Time and again, wealthy people state that one of the best things you can do with your money, and to grow it, is to invest it wisely. The grandmaster of investing, Warren Buffett, has written all kinds of guides on how to expand your wealth through smart investing. When it comes to investing for the first time though, what should you be looking for in terms of safety?
As a complete novice to investing, one of the best things you can do is start looking for the best shares to buy for beginners. This is easier said than done sometimes, but the AskTraders link here is a fantastic platform to launch from.
Beyond this guide, however, it pays to really know what the best practices are when it comes to hunting down safety on the markets. Here are a few key points that we think you should always consider.
Keep your eye on the news
One of the best things you can do right away is to pick yourself an industry or sphere and stick with it. For example, you might choose automotive. This means that you may wish to keep an eye on companies such as Tesla and General Motors, to offer two big examples.
However, you’ll need to follow these firms in the news. Filter down news services and financial feeds to one or two sectors that interest you and monitor these feeds for a while. Which big names, if any, consistently pop up as innovation leaders? Which regularly get good press, or announce big financial successes?
It seems obvious, but the safest companies to invest in are those that are great at generating good news. Tesla is an interesting example, as while it experiences shakiness here and there, over the past two to three years, it has led CEO Elon Musk to become one of the richest people on the planet.
Look at long-term success
Again, this may seem obvious, but it’s a rookie mistake to not look at the bigger picture. Many first-time investors are very quick to look at recent peaks and dips in the stock market. One of the main reasons why cryptocurrency markets are so popular is volatility. However, this means that you are looking at a stock that’s likely to drop as much as it is to spike.
Therefore, look over a long period of time. Consider, say, three to four years of activity. 2020, in particular, is going to be a fantastic barometer for company safety and success. The coronavirus pandemic changed the landscape for just about everything! However, long-term success isn’t always a mark of safety. Some successes – again, like Tesla’s, or like Facebook’s – came from big risks.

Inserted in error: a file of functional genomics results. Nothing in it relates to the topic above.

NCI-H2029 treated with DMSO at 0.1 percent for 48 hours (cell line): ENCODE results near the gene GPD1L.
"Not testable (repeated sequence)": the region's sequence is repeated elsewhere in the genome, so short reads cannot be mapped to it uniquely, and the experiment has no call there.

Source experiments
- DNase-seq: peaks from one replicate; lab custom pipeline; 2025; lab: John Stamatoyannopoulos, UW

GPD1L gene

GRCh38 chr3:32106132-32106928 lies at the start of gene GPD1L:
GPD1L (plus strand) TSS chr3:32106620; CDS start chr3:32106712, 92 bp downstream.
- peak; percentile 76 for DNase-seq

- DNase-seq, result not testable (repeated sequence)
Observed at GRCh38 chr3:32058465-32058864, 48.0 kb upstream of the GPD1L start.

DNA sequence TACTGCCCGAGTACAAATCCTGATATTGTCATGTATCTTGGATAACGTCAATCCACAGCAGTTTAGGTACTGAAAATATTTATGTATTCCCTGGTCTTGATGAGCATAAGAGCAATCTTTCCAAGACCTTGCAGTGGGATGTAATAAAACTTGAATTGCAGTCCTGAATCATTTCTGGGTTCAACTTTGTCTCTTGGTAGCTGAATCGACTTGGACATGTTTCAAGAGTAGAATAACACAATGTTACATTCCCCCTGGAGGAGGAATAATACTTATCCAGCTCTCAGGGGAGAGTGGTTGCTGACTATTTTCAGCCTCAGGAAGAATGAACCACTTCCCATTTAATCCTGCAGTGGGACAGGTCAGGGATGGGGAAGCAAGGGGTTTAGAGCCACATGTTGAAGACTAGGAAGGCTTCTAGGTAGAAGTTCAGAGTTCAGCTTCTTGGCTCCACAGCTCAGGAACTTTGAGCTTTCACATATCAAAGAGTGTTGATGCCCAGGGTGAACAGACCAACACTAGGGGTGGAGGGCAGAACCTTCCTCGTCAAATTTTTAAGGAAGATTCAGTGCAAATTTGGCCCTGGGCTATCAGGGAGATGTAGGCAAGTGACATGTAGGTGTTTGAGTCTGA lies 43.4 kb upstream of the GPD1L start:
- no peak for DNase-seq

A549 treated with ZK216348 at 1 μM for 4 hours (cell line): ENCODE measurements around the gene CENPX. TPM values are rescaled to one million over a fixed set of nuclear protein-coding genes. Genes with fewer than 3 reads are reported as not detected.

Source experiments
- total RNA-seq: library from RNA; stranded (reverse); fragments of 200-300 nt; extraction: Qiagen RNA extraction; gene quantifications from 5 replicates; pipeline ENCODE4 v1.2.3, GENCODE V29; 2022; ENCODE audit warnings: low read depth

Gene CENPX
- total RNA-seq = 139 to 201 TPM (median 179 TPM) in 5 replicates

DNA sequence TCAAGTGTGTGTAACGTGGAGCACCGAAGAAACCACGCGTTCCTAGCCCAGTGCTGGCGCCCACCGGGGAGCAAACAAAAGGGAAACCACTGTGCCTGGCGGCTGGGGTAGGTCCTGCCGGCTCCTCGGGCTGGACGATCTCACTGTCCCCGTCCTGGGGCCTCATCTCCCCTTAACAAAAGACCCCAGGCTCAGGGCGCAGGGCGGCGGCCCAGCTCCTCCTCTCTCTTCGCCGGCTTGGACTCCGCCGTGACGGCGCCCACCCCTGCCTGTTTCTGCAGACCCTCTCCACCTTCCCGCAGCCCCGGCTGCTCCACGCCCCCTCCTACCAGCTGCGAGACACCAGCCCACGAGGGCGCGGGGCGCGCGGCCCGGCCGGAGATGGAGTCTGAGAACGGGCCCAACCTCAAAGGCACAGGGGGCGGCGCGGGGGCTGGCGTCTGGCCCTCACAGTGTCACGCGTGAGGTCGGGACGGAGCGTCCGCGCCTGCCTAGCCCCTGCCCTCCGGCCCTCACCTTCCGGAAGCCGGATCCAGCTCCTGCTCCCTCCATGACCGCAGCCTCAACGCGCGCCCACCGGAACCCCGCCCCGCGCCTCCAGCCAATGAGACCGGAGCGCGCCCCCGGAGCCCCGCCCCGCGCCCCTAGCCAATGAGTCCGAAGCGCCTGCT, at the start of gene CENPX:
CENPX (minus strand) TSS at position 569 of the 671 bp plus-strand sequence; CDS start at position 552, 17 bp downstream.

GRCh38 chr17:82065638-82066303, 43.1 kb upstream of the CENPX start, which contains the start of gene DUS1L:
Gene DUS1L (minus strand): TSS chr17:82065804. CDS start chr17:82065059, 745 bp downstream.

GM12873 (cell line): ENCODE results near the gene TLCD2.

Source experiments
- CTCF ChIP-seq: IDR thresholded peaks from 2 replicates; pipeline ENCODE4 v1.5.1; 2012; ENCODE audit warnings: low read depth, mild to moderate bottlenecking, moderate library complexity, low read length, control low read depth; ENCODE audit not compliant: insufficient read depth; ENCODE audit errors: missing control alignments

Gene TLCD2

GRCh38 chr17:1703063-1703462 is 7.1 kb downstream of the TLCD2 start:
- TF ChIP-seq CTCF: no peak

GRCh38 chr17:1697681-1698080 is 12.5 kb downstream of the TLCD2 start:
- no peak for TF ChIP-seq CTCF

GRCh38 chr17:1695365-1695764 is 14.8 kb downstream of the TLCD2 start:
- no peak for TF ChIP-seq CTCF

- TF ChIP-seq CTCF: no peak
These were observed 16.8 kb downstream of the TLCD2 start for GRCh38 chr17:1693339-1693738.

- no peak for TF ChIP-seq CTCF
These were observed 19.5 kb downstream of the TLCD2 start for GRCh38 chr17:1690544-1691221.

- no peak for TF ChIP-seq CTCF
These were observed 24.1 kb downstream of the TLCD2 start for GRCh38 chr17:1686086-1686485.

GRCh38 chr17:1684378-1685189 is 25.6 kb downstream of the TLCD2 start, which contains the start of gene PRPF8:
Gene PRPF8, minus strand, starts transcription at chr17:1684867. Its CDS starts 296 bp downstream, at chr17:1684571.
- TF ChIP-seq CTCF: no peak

This means that you are going to need to balance years of clear stock growth and/or stability with other research, such as recent news or movements in the press. There is a danger that by going too safe, you could miss out on massive dividends further down the line.
Learn to diversify
This bears noting as a side point to looking for ‘safe’ companies to invest in. We already mentioned a thing or two about portfolio diversification recently, and it bears repeating that keeping your options open is absolutely vital. Remember the phrase ‘don’t put all your eggs in one basket’? The same really does apply to trading and investing.
Even if you throw all your money behind a safe company with steady growth, there are chances that you stand to miss out on. Risks really do make for big investment success, and if you are a beginner trader, then you should balance a few safe options with a small risk or two, to begin with. This way, you will at least have access to a taste of what’s out there, even if it means that you risk losing a small amount of capital.
Diversification is whatever you want it to be. If you want to place all your capital in safe companies, then that is your prerogative. However, anyone deeply involved in markets today will tell you that safety only gets you so far.
Are you ready to take on the markets? It’s a wild world out there, and this means that you are going to need to work hard to build up a confident portfolio. Take a close look at company histories and watch their impact on the global stage before you go ahead and make any major purchases – and then don’t be afraid to take small and measured risks as time moves on.